Oct 14 - 20, 2002


Dr. Abdul Qadeer, the Chairman of Department of Applied Physics, University of Karachi carries a vast teaching and research experience to his credit. Born in Lahore in 1949, Dr. Qadeer did his M. Sc. Physics from University of Karachi and also did Masters in Physics from Laurentian University, Canada (Switching properties of metal oxides). The Hull University, England, awarded Dr. Abdul Qadeer a Ph.D. in Physics on his work on Semiconductor Lasers). He is serving the cause of education especially as the professor of Physics for the last 28 years at Karachi University and Laurentian University. Dr. Qadeer has got published his 18 research papers in International Journals and another 6 papers in local journals. Currently, Dr. Abdul Qadeer is doing research on Digital signals processing, High-speed data communication, switching networks and parallel processing.

PAGE: Research and Development is the most neglected area in Pakistan, this is what generally observed what is your opinion?

DR. ABDUL QADEER: Yes it is. Whatever is being carried out in the name of R/D can be described as low level research mainly due to lack of funds and support from the quarters responsible for that. The areas where this low-level research is being done are including data collection; chemical constituents of plants and fish resources, while rest of the areas are totally neglected. Currently, no funds are available for the purpose of R/D.

PAGE: The developed countries has used the knowledge of Physics for generating tremendous economic activity which ultimately helped boosting the economies of the developed world, how we in Pakistan can benefit out of the available knowledge in this field?

DR. ABDUL QADEER: There are three inter-linked areas or aspects of the research which collectively work for industrial or for that matter overall economic growth of any country. These areas are identified as Industry-Technology-Science. Unfortunately, whatever we have achieved and we in Pakistan depending upon the ready-made solutions so far it is owing to borrowed technology.

Designing of any project or technology is the real foundation, which is not being done in Pakistan obviously due to lack of funds.

There is yet another area of Nuclear Sciences, which can bring tremendous economic growth, but it is strictly confined to the public sector in Pakistan. The private sector is not encouraged for R/D activity even in other areas by the government quarters which also gives an impression of mistrust to the people having zeal to do something for the nation.

PAGE: What would you suggest to create a culture of Research and Development at least at our Universities?

DR. ABDUL QADEER: I would like to recall my experience of University in Canada which used to receive a list of diversified projects from the government with the request to pick the projects on which the research work can be carried out at the University level. There is no such practice at the University level in Pakistan.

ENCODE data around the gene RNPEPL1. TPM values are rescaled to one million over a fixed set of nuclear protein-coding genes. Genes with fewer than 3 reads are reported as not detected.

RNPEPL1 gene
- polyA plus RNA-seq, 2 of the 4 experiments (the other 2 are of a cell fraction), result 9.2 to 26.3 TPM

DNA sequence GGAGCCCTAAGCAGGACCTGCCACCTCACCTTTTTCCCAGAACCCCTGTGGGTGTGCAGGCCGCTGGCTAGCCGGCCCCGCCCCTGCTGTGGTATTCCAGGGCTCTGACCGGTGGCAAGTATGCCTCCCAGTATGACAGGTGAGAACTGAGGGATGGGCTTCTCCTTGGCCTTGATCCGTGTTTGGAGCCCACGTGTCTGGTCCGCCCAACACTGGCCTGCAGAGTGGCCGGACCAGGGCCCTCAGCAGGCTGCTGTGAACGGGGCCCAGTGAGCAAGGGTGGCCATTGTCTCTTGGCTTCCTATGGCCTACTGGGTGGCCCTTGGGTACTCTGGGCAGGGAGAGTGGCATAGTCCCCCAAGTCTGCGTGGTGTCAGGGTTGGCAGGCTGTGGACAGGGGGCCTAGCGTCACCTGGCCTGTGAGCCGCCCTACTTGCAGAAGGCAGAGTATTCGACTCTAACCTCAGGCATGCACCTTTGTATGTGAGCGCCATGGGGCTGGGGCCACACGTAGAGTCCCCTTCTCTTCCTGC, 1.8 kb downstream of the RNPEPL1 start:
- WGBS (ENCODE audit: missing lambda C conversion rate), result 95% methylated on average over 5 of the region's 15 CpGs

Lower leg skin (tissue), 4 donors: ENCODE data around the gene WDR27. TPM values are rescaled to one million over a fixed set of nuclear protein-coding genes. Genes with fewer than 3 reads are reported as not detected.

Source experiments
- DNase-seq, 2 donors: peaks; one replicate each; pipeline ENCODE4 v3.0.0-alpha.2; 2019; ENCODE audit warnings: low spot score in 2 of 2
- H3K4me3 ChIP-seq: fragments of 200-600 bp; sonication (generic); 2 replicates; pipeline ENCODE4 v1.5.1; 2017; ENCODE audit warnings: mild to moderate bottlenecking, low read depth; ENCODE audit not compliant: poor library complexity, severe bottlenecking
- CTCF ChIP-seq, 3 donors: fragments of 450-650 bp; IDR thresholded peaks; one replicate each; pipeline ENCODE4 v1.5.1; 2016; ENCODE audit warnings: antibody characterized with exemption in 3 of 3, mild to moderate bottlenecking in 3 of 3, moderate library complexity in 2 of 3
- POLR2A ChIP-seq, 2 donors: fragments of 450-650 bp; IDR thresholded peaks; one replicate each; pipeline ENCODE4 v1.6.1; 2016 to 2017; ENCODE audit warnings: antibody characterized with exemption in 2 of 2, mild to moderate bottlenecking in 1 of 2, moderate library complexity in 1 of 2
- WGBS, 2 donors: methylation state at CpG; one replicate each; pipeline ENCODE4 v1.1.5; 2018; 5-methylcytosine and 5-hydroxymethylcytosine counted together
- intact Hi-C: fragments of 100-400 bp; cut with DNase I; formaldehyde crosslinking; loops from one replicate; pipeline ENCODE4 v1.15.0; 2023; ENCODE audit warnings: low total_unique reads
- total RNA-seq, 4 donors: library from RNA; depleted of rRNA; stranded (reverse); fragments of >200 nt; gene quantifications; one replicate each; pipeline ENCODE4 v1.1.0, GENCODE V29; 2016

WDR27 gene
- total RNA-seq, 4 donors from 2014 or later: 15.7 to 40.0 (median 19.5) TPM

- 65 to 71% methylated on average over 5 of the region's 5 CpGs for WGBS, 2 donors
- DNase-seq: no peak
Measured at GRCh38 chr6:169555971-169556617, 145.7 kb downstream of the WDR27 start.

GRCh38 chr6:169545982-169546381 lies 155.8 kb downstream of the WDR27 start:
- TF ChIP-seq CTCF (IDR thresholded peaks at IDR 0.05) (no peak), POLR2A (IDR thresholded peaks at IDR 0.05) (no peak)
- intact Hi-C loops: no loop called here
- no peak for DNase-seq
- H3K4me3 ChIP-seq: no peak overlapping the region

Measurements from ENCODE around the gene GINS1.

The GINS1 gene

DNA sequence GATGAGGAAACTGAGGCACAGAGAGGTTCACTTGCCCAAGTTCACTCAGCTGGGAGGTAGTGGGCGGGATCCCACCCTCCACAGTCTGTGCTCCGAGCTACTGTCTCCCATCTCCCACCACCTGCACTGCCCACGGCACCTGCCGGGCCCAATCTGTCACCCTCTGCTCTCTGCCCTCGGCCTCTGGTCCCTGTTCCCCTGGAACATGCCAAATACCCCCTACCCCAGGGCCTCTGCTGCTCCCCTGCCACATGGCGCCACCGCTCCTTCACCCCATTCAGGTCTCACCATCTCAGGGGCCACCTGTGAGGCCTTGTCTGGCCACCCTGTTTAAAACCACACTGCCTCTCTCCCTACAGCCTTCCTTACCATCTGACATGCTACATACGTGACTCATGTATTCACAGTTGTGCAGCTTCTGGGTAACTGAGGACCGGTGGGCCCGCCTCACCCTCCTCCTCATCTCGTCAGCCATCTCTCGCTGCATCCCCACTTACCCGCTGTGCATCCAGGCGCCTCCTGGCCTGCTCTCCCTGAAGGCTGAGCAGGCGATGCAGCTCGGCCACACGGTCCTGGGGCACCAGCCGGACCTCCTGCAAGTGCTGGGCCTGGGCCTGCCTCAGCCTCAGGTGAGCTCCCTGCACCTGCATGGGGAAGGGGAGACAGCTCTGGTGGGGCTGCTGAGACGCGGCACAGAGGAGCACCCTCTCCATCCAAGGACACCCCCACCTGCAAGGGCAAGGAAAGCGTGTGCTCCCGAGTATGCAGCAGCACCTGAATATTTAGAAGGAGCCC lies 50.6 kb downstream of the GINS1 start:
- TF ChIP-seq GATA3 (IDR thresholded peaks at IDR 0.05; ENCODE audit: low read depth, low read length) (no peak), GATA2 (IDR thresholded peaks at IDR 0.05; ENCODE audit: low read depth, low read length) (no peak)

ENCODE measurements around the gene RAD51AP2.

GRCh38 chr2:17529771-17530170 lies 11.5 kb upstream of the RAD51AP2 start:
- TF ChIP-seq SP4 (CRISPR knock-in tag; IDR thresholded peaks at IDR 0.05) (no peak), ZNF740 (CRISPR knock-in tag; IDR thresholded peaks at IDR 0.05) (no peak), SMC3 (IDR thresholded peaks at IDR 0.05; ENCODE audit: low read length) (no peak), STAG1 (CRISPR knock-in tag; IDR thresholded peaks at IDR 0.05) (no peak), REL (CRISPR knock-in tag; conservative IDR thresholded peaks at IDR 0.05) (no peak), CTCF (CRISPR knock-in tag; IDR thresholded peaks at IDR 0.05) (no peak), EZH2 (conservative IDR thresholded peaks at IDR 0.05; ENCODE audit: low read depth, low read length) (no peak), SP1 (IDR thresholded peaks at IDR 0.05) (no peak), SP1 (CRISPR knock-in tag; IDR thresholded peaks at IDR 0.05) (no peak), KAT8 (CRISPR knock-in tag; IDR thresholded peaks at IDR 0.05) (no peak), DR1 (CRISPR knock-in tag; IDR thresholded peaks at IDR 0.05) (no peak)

Otherwise our Universities have the potential to bring out positive results especially in defence production, electronics and engineering sector. However, before getting into R/D activity there is a need to develop infrastructure facilities which are almost non-existence in the University.

PAGE: What is the future prospects for growth of science and technology in Pakistan.

DR. ABDUL QADEER: The situation is not encouraging at all. The interest for getting higher education in science is on the sharp decline which reflected in the fact that in 1995 some 3500 students appeared for graduation while this strength declined to the level 400 in 2002 which is self explanatory of the current trend. The fever of Information Technology and Commerce and Business Administration has badly affected the growth of science graduates in Pakistan. Even at the secondary and primary school level teachers of science and mathematics are not available in Pakistan. Some private sector schools have hired teachers from Sri Lanka and Bangladesh. If this declining trend is not arrested effectively soon, the consequences can be serious especially for growth of education in science and technology in Pakistan. This is certainly an alarming situation and demands to work on war footing to arrest the declining trends right from the primary and secondary level. Substantiating his point of view, Dr. Abdul Qadeer said that in a city of 1.4 million, the Physics Department of University of Karachi has strength of only 53 students. Actually for the last 7 years progressively, the number of students for BSC is declining seriously. In 1995 the number of students appeared for seeking admission was 9700 while today it reduced only 4000. As against this about 7000 students appeared for commerce graduation in 1995 while today the number of students appeared for commerce graduation is 36000. This change of trend is significant and calls for a serious thought to restore the interest of the students in science subjects, which provide a genuine base for technology and industrial advancement.